Postal workers are to stage their third strike in recent weeks today, with union bosses warning that the industrial action is likely to have a major impact on services.
Communications Workers union (CWU) general secretary Billy Hayes claimed the organisation's members were being forced to strike because Royal Mail had so far failed to take their complaints "seriously".
"This is not something we want to do," he told BBC Radio Five Live's Wake Up To Money programme.
"We'd sooner be sitting down and negotiating seriously with the company," he added.
Today's strike action, which is due to begin at 19:00 BST, centres on a dispute between Royal Mail and the CWU over pay and conditions.
Postal workers have rejected a 2.5 per cent pay offer from Royal Mail bosses and insist that their modernisation plans will lead to the loss of 40,000 jobs.
However Royal Mail has stressed that the changes are necessary if the business is to survive amid tough competition from a growing number of new entrants to the UK postal market.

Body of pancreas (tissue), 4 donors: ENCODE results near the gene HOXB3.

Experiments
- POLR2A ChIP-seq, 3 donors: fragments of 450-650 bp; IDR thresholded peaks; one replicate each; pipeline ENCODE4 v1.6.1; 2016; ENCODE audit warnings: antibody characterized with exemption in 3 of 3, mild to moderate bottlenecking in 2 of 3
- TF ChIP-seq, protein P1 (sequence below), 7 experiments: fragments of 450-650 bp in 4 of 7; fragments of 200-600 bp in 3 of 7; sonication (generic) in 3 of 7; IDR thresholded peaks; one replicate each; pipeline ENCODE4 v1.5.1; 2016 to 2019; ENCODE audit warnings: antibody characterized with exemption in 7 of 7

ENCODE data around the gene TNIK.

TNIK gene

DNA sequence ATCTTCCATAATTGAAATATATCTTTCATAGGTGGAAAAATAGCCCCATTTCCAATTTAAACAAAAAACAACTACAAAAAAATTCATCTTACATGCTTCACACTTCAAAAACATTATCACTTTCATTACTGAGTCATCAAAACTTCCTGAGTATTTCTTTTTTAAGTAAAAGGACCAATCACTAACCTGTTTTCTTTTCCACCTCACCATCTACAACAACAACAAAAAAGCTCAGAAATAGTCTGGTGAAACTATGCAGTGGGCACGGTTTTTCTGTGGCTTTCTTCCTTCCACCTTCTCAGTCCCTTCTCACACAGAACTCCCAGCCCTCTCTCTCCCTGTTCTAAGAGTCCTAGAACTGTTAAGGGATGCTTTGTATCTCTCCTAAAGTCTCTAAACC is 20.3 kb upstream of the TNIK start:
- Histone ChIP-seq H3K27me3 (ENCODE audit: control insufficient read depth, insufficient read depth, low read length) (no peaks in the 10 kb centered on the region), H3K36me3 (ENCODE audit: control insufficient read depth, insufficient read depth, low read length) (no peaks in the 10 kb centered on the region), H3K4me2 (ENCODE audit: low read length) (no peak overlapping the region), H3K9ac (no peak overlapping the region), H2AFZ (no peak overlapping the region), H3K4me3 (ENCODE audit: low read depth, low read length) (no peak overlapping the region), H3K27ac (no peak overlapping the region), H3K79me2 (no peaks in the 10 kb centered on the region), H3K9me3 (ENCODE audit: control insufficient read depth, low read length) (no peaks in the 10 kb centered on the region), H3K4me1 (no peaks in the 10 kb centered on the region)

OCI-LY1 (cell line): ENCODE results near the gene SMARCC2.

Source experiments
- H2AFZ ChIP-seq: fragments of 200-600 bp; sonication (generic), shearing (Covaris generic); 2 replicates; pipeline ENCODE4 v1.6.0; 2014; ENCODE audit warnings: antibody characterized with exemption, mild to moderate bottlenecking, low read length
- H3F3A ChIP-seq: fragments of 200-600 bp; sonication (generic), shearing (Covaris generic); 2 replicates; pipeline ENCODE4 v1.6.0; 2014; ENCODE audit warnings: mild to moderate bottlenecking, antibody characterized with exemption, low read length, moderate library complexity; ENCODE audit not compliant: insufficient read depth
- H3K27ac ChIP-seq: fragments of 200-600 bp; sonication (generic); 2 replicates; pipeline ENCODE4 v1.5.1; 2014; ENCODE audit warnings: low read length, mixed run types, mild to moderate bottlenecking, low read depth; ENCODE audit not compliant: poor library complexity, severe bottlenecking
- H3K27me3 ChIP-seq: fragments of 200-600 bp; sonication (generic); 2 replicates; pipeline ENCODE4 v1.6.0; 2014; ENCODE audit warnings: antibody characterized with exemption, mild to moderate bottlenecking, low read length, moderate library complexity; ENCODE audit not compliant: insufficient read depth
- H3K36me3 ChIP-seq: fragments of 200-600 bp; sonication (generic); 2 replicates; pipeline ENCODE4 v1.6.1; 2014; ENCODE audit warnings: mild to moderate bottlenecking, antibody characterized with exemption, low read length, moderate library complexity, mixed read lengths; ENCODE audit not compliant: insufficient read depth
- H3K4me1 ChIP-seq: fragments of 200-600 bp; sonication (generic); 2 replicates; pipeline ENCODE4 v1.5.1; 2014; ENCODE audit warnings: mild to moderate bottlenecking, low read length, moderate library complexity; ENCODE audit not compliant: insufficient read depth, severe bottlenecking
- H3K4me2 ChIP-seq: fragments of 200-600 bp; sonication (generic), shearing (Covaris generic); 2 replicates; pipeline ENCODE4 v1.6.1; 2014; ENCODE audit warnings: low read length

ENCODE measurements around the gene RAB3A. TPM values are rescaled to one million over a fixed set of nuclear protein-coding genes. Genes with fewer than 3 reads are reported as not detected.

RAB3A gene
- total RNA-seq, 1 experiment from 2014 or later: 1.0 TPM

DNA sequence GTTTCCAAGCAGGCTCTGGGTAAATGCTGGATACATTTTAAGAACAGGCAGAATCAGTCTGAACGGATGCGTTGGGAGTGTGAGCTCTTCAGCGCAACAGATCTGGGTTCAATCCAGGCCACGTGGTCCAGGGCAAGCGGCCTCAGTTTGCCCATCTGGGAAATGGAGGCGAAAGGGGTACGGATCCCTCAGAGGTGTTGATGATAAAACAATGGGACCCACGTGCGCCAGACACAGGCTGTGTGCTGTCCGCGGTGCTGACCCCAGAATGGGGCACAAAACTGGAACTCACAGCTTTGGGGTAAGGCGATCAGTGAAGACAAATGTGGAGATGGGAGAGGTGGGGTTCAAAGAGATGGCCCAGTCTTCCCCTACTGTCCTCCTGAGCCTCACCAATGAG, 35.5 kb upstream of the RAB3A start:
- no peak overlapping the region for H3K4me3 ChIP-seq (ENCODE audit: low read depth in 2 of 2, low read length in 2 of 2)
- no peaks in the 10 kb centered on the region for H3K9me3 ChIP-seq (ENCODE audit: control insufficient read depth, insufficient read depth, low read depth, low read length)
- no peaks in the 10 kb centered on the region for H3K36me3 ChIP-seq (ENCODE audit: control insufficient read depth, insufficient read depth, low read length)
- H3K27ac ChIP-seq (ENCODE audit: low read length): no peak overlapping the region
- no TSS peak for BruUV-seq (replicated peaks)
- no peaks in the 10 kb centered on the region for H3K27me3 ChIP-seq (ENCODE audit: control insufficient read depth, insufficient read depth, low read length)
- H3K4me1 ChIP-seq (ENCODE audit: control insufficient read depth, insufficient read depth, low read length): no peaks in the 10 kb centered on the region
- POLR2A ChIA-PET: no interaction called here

The situation was exacerbated yesterday, when the CWU reacted angrily after a newspaper claimed to have uncovered plans by Royal Mail to close its final salary pension scheme to new employees and make other changes to the retirement package offered to its workers.
Union bosses said the Daily Mirror report would "galvanise" support for today's strike action, but Royal Mail dismissed the "misleading allegations" and insisted that the leaked document containing the plans had already been scrapped by the company.
Nonetheless today's industrial action looks set to go ahead, with the strike due to see each section of the company's workforce walk out in two separate 24-hour protests over the next two weeks.
A Royal Mail spokesman told BBC Radio Scotland this morning that the company were focussed on "business as usual" and were confident that the latest round of strikes would not cause as much disruption as a full national walkout.
However consumer group Postwatch has warned that ongoing strike action could result in a "loss of confidence" in Britain's postal service.
Postwatch chair Millie Banerjee told the Today programme: "We think this is going to be very disruptive because if you're posting a letter from A to B and all these rolling strikes are going on you just have no idea where it gets held up."